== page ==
Eagle’s Rest has been reincarnated.

When the Sweetwater Gondola was built, Jackson Hole Mountain Resort decommissioned and dismantled the popular lower-mountain chair that shepherded beginning skiers uphill for five decades. But after a Saturday ribbon cutting, Eagle’s Rest is back, and slightly modified.

The 281-vertical-foot chairlift has been a long-planned piece of the revamped learning area. Along with the area around the Solitude Station lodge at the Sweetwater Gondola, the Eagle’s Rest terrain gives skiers a chance to get their bearings before heading to higher lifts like Casper or Apres Vous.

“This was a critical element in the redevelopment of the Solitude area,” resort spokeswoman Anna Cole said. “It has a steeper pitch at top, so we’re providing new terrain preparation before they head onto the bigger mountain.”

The 20-minute opening ceremony featured remarks from President Mary Kate Buckley, an essay by longtime Jackson visitor Janie Hopkins on the old Eagle’s Rest chair and an appearance by resort owners Jay and Connie Kemmerer.

Following the remarks, more than 50 skiers lined up to put the lift through its paces, loading the chair for the first time and being whisked away. The bottom of the lift is uphill from the base area, so it is accessible only from the Sweetwater Gondola. That placement removes it from the hustle and bustle of the base area, making it more inviting for skiers who may be unsteady on their feet.

Much of the Kemmerers’ investment in the resort in the past few years has been in the Solitude area. Jackson Hole has a reputation for steep skiing and deep powder, but families and beginners are a big slice of the skiing market, so the owners have been making the beginner terrain more comfortable by moving it uphill from the hectic base and diversifying the slopes skiers have to learn on.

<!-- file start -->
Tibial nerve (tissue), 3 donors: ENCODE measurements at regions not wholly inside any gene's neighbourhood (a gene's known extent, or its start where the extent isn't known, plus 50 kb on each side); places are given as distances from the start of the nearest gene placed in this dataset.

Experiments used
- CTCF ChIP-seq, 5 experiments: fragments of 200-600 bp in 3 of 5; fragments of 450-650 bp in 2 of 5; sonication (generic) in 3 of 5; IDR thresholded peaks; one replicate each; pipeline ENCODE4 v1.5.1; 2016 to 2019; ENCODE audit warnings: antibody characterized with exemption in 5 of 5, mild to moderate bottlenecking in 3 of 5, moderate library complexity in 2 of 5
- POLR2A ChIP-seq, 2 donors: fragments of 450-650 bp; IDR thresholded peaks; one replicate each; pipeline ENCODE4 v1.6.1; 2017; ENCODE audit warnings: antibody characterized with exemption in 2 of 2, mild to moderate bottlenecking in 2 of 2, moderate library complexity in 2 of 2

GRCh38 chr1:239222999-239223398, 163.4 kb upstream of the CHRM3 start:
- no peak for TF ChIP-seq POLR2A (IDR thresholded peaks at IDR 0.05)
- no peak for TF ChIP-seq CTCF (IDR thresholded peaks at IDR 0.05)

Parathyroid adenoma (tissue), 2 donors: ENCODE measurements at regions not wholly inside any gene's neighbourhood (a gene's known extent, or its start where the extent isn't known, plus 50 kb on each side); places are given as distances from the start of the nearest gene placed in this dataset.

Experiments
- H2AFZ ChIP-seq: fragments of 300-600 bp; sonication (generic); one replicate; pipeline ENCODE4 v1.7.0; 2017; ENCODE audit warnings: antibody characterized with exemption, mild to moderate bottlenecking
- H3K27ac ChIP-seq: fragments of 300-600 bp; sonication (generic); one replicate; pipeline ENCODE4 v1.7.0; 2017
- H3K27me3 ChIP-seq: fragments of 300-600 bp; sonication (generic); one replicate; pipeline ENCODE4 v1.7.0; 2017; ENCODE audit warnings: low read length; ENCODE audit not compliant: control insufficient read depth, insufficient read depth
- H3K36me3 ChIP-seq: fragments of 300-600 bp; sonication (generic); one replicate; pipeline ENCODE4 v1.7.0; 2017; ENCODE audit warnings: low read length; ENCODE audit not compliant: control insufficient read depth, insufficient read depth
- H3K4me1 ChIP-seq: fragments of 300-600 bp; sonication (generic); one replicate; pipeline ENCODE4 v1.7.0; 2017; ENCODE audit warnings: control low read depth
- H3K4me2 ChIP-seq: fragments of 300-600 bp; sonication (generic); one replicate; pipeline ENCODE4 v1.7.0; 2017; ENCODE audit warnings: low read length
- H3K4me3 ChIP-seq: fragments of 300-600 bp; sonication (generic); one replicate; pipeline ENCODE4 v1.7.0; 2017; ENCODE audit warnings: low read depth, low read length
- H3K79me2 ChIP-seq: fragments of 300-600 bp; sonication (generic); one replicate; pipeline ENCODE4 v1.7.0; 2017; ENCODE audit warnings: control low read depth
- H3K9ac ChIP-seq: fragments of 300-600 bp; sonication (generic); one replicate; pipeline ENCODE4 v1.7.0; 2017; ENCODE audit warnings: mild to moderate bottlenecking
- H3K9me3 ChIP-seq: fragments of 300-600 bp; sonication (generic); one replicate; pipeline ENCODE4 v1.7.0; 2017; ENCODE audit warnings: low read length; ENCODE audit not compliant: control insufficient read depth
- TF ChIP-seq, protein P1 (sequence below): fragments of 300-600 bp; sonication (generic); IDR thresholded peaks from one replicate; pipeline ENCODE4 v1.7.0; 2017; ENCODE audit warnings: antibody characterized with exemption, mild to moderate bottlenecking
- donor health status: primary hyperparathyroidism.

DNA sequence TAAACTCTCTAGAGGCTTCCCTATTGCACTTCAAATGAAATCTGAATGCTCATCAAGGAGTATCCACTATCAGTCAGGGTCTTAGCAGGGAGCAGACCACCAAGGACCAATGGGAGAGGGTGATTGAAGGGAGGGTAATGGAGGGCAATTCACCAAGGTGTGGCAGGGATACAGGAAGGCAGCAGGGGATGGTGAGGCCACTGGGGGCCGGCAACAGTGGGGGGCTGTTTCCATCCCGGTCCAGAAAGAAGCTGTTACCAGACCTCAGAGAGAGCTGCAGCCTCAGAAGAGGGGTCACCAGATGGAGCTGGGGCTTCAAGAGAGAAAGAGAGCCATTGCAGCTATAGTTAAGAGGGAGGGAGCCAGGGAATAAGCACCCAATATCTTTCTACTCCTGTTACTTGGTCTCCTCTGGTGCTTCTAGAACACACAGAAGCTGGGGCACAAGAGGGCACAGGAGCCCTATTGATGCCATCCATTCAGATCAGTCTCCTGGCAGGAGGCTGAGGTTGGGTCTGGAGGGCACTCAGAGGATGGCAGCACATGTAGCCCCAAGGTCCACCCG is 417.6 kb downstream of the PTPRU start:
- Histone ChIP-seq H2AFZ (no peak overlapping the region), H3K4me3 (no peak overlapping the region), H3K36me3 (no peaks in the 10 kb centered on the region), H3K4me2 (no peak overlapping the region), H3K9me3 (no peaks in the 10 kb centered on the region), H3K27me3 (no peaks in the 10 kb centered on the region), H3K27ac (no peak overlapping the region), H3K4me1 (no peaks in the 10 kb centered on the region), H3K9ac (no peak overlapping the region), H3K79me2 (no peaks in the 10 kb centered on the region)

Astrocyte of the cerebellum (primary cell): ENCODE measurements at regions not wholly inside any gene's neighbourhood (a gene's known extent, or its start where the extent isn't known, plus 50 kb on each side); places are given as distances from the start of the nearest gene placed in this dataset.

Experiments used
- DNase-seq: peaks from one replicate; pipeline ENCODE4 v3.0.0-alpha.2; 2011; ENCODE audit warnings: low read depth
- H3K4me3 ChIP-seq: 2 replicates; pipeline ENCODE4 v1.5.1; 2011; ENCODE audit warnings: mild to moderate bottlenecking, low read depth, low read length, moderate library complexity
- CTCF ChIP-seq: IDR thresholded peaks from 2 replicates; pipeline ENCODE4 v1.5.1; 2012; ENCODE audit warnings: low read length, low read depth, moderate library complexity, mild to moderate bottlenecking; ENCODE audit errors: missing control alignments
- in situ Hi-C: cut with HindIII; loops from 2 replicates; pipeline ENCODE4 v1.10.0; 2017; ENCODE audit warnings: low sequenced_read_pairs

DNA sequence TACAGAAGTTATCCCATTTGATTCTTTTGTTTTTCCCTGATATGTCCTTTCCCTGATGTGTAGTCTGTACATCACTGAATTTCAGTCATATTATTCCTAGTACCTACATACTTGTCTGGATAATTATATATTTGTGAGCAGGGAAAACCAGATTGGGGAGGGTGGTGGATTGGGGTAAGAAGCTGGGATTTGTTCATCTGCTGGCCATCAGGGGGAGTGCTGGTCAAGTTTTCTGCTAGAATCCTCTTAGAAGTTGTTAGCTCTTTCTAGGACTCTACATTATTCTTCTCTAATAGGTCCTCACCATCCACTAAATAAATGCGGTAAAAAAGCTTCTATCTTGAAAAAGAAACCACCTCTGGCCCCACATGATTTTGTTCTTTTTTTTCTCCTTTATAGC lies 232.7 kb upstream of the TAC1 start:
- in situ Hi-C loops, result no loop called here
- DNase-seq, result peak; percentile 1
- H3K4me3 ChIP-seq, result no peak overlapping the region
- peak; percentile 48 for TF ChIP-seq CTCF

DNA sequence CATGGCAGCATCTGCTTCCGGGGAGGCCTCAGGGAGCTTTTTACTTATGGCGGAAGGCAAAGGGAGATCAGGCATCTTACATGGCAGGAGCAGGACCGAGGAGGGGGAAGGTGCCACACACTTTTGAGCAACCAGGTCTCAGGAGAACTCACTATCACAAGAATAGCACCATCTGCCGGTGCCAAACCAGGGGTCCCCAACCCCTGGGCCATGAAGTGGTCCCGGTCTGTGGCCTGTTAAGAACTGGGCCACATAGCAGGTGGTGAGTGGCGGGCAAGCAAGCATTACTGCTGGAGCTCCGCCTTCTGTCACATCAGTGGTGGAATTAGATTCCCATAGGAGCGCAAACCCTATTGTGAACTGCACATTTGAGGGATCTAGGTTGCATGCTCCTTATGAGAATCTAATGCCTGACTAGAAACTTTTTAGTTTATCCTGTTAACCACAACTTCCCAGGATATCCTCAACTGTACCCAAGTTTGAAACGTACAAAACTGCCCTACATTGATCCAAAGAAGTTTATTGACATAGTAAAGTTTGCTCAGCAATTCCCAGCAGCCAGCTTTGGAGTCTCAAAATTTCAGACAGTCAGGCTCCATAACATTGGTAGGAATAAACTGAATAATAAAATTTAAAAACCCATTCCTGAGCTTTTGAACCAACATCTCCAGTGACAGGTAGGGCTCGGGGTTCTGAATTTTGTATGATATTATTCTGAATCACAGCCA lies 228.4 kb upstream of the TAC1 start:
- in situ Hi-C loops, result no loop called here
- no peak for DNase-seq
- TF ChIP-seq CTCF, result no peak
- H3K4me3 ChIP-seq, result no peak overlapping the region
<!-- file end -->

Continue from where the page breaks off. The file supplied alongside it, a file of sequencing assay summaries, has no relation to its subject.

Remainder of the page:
After Eagle’s Rest was taken out in 2016, skiers had to move from the mellow slopes off Sweetwater to Casper or Apres Vous, a drastic increase from their point of view.

“One of the big experiences with beginner and novice students is that when they release their edges they accelerate more on steeper terrain,” said Jim Kercher, head of ski school. “That acceleration is something they haven’t felt before. This enables us to gradually increase the steepness of the slope.”

Kercher said his instructors are happy to have the expanded terrain, as are their students.

“The instructor feedback has been awesome,” he said. “I deem it a huge success.”

Contact Tom Hallberg at 732-7079 or thallberg@jhnewsandguide.com.

Tom Hallberg covers a little bit of everything, from skiing to long-form feature stories. A Teton Valley, Idaho, transplant by way of Portland and Bend, Oregon, he spends his time outside work writing fiction, splitboarding and climbing.

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